Thus, the present invention determines an optimum range of sectional area between the basic portion and the section-shaped portion of steel fibers manufactured by section-shaping the steel fibers produced through the wire cutting process. When mixed in concrete, the section-shaped steel fibers of the present invention adhere firmly to concrete to fully take charge of a portion of the load applied to the reinforced concrete, restrict the development of fissures in the reinforced concrete and prevent the fracture of the reinforced concrete. Thus the section-shaped steel fibers of the present invention fully exhibit the function thereof to meet the requirements of concrete reinforcing steel fibers.

A second embodiment of the present invention will be described hereinafter.

As illustrated in FIG. 11, a steel fiber in a second embodiment according to the present invention has basic portions 1 and section-shaped portions 2. The basic portions 1 and the section-shaped portions 2 are arranged alternately. The steel fiber material has a diameter d and a length L. The section-shaped portions 2 are formed at a pitch P.

As illustrated in FIG. 12, the resistance of the steel fiber against extraction of the same from concrete, namely, the strength of adhesion to concrete, is dependent on the pressure bearing areas S0, S1 and S2, and the number of the section-shaped portions in the steel fiber. The strength of adhesion to concrete is represented by a pressure bearing area coefficient B.A. defined by ##EQU1## Therefore, a suitable range of B.A is α1 /24 to 3α2 /24

S0=S1+S2=(α˜α)πd/4

Optimum range of pressure bearing area ratio α is 10 to 20%.

Optimum range of the pitch P is 4d to 12d.

α1 /24 =0.1/24=0.0042, 3α2 /24 =30.2/24=0.025

The characteristics of the section-shaped steel fibers according to the present fall in the shaded portion in the graph of FIG. 13.

Optimum steel fiber material for forming the section-shaped steel fiber of the present invention has a straight axis, a tensile strength in the range of 100 to 140 kg/mm2, and a diameter in the range of 0.3 to 1.0 mm.

Thus, according to the second embodiment of the present invention, an optimum range of the pressure bearing area coefficient is determined so that the section-shaped steel fibers of the present invention are balanced between the tensile strength and the strength of adhesion to concrete. Accordingly, when mixed in concrete, the section-shaped steel fibers of the present invention adhere firmly to concrete to fully take charge of a portion of the load applied to the reinforced concrete and restrict the development of fissures in the reinforced concrete and prevent the fructure of the reinforced concrete. Thus the section-shaped steel fibers of the present invention fully exhibit the function thereof to meet the requirements of concrete reinforcing steel fibers. Furthermore, the section-shaped steel fibers of the present invention can be manufactured at a low cost.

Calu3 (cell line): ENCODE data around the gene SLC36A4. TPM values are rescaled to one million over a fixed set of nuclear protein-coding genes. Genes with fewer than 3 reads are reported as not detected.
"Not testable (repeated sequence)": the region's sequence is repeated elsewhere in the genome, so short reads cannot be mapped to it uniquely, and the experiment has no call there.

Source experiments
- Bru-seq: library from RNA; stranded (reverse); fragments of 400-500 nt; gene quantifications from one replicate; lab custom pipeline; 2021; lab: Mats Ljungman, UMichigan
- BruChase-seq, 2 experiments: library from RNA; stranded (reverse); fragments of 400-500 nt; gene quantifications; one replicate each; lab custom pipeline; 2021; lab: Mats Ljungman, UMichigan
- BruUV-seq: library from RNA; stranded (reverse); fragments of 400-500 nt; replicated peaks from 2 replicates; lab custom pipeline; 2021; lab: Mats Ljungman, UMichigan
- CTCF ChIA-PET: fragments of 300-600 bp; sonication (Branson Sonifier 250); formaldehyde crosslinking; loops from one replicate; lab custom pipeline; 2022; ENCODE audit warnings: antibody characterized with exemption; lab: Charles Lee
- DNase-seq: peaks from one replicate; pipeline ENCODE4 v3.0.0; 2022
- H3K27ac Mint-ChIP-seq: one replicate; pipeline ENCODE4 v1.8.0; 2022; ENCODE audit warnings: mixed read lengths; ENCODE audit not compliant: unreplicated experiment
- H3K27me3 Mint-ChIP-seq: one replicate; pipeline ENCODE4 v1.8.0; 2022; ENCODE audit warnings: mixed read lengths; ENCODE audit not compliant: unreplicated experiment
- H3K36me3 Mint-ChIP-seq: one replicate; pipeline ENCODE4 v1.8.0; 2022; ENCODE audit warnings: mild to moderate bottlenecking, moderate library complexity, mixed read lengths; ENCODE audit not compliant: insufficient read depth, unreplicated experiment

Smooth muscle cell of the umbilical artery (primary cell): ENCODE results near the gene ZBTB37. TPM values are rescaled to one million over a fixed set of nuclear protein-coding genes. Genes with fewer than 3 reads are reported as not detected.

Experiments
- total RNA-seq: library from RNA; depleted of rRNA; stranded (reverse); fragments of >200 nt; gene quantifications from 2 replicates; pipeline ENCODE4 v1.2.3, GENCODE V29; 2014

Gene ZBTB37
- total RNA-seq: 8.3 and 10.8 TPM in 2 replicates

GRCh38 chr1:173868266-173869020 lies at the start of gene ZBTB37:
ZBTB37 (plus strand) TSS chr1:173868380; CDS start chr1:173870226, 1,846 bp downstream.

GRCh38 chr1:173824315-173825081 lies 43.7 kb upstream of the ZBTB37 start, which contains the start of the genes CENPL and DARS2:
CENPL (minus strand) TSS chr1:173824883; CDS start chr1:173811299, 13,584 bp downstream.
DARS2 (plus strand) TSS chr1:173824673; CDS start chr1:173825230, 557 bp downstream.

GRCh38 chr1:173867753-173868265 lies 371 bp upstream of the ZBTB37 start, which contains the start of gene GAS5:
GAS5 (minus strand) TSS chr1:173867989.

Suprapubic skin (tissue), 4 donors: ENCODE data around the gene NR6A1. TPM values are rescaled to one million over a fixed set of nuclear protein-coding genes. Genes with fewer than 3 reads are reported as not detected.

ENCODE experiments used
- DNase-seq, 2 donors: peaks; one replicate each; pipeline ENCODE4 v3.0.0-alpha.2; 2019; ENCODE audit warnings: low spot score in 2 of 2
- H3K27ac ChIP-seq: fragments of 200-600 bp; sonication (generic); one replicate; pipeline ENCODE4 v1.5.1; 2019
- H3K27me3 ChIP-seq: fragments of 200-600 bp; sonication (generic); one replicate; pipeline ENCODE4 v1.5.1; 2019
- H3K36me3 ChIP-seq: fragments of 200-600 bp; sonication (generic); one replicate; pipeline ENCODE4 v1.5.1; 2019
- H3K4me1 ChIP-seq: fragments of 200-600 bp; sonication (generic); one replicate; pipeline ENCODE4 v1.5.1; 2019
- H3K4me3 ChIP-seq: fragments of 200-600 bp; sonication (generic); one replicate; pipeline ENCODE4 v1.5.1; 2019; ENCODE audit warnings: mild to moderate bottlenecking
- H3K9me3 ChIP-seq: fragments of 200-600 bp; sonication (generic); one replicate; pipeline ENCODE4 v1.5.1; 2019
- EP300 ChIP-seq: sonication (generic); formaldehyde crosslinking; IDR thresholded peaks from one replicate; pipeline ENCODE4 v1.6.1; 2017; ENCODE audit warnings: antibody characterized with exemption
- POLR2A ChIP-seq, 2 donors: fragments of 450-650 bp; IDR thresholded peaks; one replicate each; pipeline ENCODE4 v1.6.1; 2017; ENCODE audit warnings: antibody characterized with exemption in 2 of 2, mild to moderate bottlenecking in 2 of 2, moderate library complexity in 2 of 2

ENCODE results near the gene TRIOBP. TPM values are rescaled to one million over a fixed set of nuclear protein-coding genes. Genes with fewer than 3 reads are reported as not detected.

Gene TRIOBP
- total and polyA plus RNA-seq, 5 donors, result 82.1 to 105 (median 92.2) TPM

A section-shaped steel fiber in a third embodiment will be described hereinafter.

As illustrated in FIG. 15, basic portions 1 and section-shaped portions 2 are formed alternately along the axis of a section-shaped steel fiber. In this embodiment, the steel fiber material is a steel fiber having a circular cross section, a straight axis, a diameter in the range of 0.3 to 1.0 mm, a length in the range of 15 to 80 mm, and a tensile strength in the range of 100 to 140 kg/mm2. The respective lengths of the basic portion 1 and the section-shaped portion 2 are on the order of twice to twelve times the diameter. However, the basic portion and the section-shaped portion need not necessarily be the same in length.

The section-shaped steel fiber in the third embodiment has section-shaped portions 2 depressed for section-shaping on the same side, however, each section-shaped portion 2 may be depressed on the opposite sides or the depressed sides may be inverted alternately for the successive section-shaped portions. Naturally, the shape of the cross section of the basic portion 1 need not necessarily be a circular shape, but may be any suitable shape such as a square or hexagonal shape.

Referring to FIGS. 16a and 16b, a projection ratio is defined by

Projection ratio=[(l0 -d)/d]100 (%)

where d is the diameter of the steel fiber material, namely, the diameter of the basic portion 1, and l0 is the width of the depressed surface of the section-shaped portion 2.

Speciments of section-shaped steel fibers varying from each other in the projection ratio were subjected to a tensile strength test. The results of the tensile strength test are shown in FIG. 17. As is evident from FIG. 17, the tensile strength diminishes with the increase of the projection ratio and diminishes sharply when the projection ratio increases over a value about 60%.